“TF1 did an amazing thing,” Bucher said. “They saw they could do a very ambitious production in a new way. They don’t have the money to pay the whole cost of the series. So it’s a win-win deal.”
As Netflix has ramped up its investment in France, this started to turn heads and slowly change minds.
“We don’t have to look at them as if they are the devil,” Bucher said. “When we did the deal, I was very very happy. I knew that our work would be seen all over the world. And this comes back to you. People now call me because they are looking for a co-production partner in France and they call me because they saw Bonfire of Destiny.”
Just a few weeks after Bonfire debuted, Netflix announced it would open a new Paris office to increase content investment in France. That included 20 French productions slated for 2020.
That’s a big leap from the 24 French productions between 2014 and 2019. There have been some hits and misses along the way. And of course, this year included perhaps the notable series, Emily In Paris, which the French have loved to hate-watch. But given that Netflix has become the world’s largest producer of content, getting a slice of that for the French production community is a big deal.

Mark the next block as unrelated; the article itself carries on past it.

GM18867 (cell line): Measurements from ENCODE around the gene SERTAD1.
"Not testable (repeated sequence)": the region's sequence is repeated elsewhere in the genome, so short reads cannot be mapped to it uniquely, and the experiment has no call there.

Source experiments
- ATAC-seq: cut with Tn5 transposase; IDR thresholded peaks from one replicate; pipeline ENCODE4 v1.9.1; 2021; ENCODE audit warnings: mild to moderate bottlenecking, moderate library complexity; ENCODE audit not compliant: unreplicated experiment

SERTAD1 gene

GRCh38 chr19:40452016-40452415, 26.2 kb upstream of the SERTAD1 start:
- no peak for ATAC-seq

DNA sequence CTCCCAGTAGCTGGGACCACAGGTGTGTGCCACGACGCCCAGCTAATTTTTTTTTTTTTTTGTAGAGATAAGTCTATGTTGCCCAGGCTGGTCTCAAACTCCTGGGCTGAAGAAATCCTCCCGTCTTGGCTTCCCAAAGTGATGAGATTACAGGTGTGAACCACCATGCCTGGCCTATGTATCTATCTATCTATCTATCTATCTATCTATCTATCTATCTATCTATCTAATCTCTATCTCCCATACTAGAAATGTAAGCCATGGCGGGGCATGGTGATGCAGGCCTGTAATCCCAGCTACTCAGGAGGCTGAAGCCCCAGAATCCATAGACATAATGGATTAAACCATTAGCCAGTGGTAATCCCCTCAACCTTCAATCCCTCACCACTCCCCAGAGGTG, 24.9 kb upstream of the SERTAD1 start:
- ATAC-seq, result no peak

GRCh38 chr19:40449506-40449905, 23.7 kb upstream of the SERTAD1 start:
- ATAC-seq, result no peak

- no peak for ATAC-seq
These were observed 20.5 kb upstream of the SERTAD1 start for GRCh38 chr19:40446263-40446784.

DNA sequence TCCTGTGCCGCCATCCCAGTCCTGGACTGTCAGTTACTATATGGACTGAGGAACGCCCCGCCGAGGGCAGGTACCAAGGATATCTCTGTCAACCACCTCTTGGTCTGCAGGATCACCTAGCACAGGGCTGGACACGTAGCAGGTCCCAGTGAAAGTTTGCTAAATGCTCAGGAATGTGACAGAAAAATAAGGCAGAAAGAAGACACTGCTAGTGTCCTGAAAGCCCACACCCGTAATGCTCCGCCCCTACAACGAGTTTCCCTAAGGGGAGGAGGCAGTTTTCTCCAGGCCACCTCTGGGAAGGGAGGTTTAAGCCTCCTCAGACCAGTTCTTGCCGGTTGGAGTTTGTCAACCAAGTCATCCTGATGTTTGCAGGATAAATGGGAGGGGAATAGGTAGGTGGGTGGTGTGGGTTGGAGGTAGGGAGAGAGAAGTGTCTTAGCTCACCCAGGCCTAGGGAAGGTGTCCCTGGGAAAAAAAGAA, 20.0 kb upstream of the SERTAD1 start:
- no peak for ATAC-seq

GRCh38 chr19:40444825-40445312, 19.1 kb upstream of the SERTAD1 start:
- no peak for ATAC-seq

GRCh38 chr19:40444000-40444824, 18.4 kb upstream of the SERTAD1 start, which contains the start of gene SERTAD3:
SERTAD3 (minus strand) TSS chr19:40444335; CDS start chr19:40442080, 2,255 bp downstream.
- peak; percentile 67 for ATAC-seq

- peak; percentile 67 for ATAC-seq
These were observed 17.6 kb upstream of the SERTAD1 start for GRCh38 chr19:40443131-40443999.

Now comes potentially the final step toward France fully embracing Netflix. The French government is close to striking a new deal that would fully bring streaming platforms into the structured system for paying fees to fund content productions.
Last week, France’s culture minister said that could bring in annually €150 million to €200 million from just Netflix. This deal flows from a larger E.U. directive that obligates streaming platforms to create more local content. In exchange, France will agree to relax the window that bans movies from appearing on streaming platforms from 3 years to as little as one year.